Further, Dei Verbum, the “Dogmatic Constitution on Divine Revelation” from Vatican II, specifically states that the gospels were written by apostles and apostolic men. In our opinion, this teaching makes most sense in light of the traditional opinion that two of the evangelists were apostles (Matthew and John) and two were apostolic men (Mark, who traveled as Peter’s companion, and Luke, who traveled as Paul’s). Thus, the Magisterium echoes an unbroken tradition that goes back to the Fathers of the early second century.Matthew is the first of the three synoptic gospels (the other two being Mark and Luke). “Synoptic” means “seen with one eye” and the term refers to the fact that the three gospels have long been noted for their remarkable similarities, not only with respect to the events reported but even in the very language which is used to report them. Many modern biblical critics argue on the basis of this similarity that Matthew used Mark and another document (called “Q” from “Quelle”, the German word for “source”) in order to compose his gospel. The difficulty with this theory is that this means Matthew (an eyewitness) used the writings of a non-eyewitness to write his gospel. Some argue that this means that Matthew recognized in Mark’s gospel the primacy of Peter (since Mark is recording Peter’s preaching). But this overlooks the repeated claim by numerous patristic voices (e.g. Papias, Irenaeus, Origen, Eusebius and Jerome) that Matthew was the first to compose his gospel and did so in Hebrew (or its closely related cousin Aramaic) and it was then translated into Greek later on, whereas all the evidence we have for Mark indicates it was composed in Greek. Textual analysis confirms that there is indeed an underlying Hebrew basis for Matthew’s collection of sayings (many of which contain puns only intelligible in Hebrew). Jerome, indeed, tells us he has seen a Hebrew text of Matthew in the library at Caesarea. And even early heretical sects preserved the gospel of Matthew in Hebrew under the title “According to the Hebrews”.
Other scholars, taking for granted the assumption that Matthew depends on Mark, argue that Matthew was therefore written after—in fact, well after—the destruction of Jerusalem in 70 AD. Generally, the rationale for this argument is that Matthew records a clear prophecy from Jesus in Matthew 24 concerning the coming destruction of Jerusalem. The assumption here is that true prophecy does not occur so Matthew must be retrojecting a “prophecy” into the mouth of Jesus after the event. The problem with this theory is that neither Matthew nor any other gospel clearly describes the destruction of the Temple as an event that has occurred. But if they could have, they would have. Why? Because the entire thrust of the New Testament (mark that term!) is that the Old Testament has passed away and the new has come. Thus there are endless arguments to the effect that circumcision no longer is required, the levitical priesthood is no longer necessary, animal sacrifices must give way to the sacrifice of Christ. None of the gospel writers say, “See! We told you!” apparently because none of them are writing after the destruction of the Temple. And Matthew, in particular, takes great pains to point out occasion after occasion where prophecy is fulfilled. His mysterious silence in this case is best explained by the assumption that, when he composed his gospel, the prophecy was not yet fulfilled. And this assumption gains greater force when we note that other documents we know to have been written after the destruction of the Temple do indeed refer back to that event as Exhibit A in their case against the Judaizers who demand conformity to the levitical system in order to be a Christian. (See, for instance, J.A.T. Robinson’s Redating the New Testament, as well as the numerous).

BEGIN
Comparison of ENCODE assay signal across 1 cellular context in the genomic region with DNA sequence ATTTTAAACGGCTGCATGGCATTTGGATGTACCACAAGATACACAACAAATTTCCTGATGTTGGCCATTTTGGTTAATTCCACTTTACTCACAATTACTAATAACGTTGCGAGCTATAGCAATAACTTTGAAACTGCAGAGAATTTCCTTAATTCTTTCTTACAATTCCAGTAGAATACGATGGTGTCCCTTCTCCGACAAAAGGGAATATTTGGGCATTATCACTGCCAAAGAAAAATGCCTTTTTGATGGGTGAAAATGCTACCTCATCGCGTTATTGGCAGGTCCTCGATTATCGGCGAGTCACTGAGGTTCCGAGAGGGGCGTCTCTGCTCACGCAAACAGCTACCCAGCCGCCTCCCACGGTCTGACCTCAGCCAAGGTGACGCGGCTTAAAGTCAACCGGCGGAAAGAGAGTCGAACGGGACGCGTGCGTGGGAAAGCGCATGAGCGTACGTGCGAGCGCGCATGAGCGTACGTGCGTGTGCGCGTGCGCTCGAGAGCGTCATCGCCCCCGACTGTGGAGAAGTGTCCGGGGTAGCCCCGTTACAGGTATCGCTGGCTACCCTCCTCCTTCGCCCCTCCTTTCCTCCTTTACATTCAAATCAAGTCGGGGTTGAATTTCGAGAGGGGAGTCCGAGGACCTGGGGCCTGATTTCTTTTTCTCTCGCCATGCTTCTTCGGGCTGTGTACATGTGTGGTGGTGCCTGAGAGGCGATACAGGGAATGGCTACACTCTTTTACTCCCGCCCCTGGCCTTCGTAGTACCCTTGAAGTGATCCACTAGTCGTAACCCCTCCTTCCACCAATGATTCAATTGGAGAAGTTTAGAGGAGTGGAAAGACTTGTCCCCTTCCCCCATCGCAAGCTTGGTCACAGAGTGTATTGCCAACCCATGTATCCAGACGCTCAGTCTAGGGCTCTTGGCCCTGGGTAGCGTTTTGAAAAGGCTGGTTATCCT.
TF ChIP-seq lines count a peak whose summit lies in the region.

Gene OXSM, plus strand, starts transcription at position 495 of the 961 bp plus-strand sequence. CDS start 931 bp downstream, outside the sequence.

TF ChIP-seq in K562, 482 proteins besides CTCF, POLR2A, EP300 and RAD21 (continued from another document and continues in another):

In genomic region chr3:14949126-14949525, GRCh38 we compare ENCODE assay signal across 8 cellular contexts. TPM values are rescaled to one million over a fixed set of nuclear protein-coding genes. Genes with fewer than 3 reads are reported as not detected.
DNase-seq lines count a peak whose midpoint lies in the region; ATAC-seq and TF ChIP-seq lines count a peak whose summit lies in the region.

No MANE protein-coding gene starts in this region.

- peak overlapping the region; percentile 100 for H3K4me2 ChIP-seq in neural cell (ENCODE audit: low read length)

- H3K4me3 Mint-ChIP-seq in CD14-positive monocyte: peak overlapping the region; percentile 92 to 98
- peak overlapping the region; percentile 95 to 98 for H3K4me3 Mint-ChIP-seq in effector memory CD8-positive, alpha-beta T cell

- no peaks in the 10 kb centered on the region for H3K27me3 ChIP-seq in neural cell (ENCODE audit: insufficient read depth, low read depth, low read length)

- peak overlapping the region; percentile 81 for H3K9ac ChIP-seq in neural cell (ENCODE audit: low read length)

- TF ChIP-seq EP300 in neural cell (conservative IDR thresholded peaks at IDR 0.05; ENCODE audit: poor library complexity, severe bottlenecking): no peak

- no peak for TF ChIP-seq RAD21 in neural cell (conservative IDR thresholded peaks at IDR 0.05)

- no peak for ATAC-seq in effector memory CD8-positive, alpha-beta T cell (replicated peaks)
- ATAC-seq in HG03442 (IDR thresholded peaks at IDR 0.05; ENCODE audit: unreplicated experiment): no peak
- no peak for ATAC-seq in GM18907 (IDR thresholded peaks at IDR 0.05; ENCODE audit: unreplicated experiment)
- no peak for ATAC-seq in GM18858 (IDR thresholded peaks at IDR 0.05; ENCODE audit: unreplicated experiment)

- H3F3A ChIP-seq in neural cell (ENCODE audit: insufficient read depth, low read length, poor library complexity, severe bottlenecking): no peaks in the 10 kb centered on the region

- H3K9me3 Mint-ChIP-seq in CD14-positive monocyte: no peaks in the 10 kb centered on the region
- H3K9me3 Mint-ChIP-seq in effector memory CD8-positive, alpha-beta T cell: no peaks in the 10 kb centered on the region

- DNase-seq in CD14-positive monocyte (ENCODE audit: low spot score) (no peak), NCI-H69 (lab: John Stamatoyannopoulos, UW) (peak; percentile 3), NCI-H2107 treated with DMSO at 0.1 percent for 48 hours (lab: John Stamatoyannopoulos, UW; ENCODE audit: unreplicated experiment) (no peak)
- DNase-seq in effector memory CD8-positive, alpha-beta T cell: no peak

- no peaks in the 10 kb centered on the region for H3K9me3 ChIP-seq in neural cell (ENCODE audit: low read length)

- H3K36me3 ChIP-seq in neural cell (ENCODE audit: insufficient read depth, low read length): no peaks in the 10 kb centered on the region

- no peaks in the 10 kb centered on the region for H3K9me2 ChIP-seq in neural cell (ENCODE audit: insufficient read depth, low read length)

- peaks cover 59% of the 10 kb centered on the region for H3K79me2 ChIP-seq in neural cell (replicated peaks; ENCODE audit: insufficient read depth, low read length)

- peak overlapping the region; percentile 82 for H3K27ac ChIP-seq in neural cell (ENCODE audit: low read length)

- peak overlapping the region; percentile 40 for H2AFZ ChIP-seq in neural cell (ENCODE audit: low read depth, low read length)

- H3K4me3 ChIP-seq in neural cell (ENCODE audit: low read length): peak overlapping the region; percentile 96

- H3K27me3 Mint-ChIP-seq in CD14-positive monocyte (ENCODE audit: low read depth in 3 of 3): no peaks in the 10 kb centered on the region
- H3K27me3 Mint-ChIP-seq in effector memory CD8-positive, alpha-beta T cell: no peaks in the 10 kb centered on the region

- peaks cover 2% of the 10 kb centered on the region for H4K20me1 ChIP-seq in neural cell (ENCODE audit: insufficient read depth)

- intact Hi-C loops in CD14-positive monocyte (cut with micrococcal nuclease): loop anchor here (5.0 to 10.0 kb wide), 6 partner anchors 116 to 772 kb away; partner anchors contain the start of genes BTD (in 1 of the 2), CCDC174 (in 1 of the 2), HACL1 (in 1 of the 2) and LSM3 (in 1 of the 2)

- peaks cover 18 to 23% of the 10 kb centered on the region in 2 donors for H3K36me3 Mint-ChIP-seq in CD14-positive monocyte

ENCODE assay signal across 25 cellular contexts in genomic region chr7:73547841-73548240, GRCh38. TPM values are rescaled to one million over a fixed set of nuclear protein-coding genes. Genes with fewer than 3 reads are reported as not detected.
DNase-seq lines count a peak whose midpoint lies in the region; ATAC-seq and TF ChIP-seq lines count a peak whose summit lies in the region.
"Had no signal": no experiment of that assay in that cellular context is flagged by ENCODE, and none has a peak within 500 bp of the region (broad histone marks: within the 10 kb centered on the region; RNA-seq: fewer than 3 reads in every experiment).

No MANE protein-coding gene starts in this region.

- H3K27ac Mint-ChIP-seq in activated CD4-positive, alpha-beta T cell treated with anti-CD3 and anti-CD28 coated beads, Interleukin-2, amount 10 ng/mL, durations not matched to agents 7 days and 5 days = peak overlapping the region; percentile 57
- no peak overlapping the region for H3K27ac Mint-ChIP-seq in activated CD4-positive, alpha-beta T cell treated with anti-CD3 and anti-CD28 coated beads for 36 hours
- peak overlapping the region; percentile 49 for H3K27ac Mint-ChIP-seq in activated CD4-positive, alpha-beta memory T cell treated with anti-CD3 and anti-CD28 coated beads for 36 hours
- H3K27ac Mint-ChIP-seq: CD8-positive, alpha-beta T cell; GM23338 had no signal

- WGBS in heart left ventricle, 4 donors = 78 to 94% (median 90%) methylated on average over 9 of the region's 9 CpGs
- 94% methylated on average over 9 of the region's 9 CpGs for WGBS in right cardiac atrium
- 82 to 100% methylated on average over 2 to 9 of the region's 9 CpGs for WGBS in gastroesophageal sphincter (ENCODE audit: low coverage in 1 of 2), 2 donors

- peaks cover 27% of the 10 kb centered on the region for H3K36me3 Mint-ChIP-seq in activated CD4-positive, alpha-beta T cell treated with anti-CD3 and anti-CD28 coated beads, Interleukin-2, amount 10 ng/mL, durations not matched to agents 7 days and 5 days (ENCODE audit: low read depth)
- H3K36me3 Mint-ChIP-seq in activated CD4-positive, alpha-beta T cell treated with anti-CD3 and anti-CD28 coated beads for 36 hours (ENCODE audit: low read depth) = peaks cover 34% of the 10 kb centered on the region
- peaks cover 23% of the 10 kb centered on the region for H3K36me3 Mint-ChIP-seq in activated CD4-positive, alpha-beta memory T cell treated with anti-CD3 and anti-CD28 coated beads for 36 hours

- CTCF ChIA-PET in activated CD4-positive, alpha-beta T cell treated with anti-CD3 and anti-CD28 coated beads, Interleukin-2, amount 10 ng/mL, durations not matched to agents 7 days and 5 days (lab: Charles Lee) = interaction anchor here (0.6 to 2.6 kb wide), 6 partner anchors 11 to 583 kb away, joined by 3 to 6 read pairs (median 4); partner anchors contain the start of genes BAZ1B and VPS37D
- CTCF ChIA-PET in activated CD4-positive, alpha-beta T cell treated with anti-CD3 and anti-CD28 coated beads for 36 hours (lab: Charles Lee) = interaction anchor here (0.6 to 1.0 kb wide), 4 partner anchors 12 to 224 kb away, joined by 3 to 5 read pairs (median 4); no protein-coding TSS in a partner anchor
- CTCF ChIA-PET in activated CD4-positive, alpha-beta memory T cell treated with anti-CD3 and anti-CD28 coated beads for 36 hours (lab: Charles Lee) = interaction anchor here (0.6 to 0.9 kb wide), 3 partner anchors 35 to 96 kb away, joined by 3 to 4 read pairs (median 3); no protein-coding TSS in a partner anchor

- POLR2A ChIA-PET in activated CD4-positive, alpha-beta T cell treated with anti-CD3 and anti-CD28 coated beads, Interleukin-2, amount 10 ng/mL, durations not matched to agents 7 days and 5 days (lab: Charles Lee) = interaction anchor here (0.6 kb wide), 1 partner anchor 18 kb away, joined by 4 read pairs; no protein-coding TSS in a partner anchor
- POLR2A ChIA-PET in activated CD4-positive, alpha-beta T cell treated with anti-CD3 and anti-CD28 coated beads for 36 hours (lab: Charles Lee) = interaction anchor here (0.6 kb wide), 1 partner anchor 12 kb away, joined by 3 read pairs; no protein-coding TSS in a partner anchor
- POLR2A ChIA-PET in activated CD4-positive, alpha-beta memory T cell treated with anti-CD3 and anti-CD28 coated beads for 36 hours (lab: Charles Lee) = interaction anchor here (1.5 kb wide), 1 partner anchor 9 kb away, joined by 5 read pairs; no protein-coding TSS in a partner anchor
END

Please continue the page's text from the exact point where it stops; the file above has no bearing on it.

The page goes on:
In summary then, the gospel of Matthew was, according to the unanimous testimony of the Fathers, written by the apostle Matthew in Hebrew Aramaic sometime between 50 and 70 AD and translated into Greek by some unknown person(s) shortly thereafter. The apostolic origin of this gospel has been repeatedly confirmed by the Magisterium, notably in the document Dei Verbum from the Second Vatican Council. We see no compelling reason to doubt the traditional belief that Matthew is the author of his gospel.
I recognize that this is (currently) a minority view, but there it is. For further info on the problem with Q, you should check this out.
I’m not hyper-committed either to the two source theory, nor to rejection of same. I have no problem with the possibility that Matthew and Luke might have relied on the testimony of Peter, in part, since I have no problem with Petrine primacy. However, I’m not convinced it’s a slam dunk either. Whatever happened in the composition of the gospels, God’s was the principal author.
As to quibbles about minority vs. majority MSS, I leave that to scholars and the magisterium, of which (thank God) I am not a member of the ranks.